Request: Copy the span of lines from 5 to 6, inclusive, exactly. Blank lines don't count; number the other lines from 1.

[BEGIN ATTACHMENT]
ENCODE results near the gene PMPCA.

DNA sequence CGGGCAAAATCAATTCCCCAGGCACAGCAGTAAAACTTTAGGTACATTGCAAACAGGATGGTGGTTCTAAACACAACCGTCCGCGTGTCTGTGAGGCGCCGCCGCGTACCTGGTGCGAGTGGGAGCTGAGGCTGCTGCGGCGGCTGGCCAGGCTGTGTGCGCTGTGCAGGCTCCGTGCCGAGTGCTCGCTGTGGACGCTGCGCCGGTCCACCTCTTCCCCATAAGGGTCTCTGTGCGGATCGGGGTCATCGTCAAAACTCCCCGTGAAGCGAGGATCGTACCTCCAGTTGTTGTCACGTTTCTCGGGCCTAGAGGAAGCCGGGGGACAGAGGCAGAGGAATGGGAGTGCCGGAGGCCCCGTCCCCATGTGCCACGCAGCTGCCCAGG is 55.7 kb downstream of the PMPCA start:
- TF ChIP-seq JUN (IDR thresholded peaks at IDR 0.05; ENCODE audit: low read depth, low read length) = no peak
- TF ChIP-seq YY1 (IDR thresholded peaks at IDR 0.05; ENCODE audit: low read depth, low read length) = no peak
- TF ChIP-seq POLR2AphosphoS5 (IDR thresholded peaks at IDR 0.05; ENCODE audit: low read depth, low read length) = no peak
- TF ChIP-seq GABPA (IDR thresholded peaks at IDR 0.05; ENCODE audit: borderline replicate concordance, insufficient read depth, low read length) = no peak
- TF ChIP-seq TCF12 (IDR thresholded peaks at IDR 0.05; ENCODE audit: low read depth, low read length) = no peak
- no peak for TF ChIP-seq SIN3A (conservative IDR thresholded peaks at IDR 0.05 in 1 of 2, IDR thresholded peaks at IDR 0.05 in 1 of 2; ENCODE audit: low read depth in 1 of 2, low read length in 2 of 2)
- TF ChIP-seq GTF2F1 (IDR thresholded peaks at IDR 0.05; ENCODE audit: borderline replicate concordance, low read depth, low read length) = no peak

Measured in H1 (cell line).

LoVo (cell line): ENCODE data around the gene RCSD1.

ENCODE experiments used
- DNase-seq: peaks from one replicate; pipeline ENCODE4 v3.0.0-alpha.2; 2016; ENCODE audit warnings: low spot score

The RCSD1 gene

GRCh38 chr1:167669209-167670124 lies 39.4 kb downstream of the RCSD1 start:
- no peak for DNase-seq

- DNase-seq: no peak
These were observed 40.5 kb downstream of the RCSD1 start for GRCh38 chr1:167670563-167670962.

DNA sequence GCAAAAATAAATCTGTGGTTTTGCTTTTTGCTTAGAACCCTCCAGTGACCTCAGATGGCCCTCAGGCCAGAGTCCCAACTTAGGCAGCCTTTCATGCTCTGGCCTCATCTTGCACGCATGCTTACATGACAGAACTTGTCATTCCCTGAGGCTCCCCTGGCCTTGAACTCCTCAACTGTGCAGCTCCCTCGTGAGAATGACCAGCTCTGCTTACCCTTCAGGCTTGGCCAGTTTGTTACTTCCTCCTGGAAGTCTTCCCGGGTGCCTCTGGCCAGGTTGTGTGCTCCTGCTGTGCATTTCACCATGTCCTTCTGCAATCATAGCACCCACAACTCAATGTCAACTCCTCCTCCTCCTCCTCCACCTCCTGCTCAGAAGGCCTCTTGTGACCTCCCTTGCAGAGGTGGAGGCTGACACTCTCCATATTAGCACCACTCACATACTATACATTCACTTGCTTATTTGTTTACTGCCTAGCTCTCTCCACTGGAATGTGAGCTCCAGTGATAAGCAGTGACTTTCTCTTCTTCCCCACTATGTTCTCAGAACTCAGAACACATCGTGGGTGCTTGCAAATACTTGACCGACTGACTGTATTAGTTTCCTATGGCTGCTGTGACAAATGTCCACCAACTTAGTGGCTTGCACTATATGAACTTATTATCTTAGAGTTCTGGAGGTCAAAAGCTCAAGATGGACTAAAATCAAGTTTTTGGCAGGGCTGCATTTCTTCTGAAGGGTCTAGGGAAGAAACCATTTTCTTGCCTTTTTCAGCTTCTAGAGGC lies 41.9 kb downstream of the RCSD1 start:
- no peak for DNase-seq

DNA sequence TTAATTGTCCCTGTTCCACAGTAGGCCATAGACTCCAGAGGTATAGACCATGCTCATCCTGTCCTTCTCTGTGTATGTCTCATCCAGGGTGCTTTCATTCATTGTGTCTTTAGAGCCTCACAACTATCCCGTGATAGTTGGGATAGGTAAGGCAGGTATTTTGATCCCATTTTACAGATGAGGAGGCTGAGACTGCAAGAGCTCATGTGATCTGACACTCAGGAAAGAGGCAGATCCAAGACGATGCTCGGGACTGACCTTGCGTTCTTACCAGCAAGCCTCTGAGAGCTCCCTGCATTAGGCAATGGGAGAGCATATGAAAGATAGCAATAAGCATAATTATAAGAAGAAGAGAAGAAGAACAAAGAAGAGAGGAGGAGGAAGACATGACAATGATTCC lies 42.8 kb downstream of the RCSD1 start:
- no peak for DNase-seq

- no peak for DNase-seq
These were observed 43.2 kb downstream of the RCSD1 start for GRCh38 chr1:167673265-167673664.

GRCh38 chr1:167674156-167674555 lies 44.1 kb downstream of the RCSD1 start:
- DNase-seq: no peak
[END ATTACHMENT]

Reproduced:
- TF ChIP-seq POLR2AphosphoS5 (IDR thresholded peaks at IDR 0.05; ENCODE audit: low read depth, low read length) = no peak
- TF ChIP-seq GABPA (IDR thresholded peaks at IDR 0.05; ENCODE audit: borderline replicate concordance, insufficient read depth, low read length) = no peak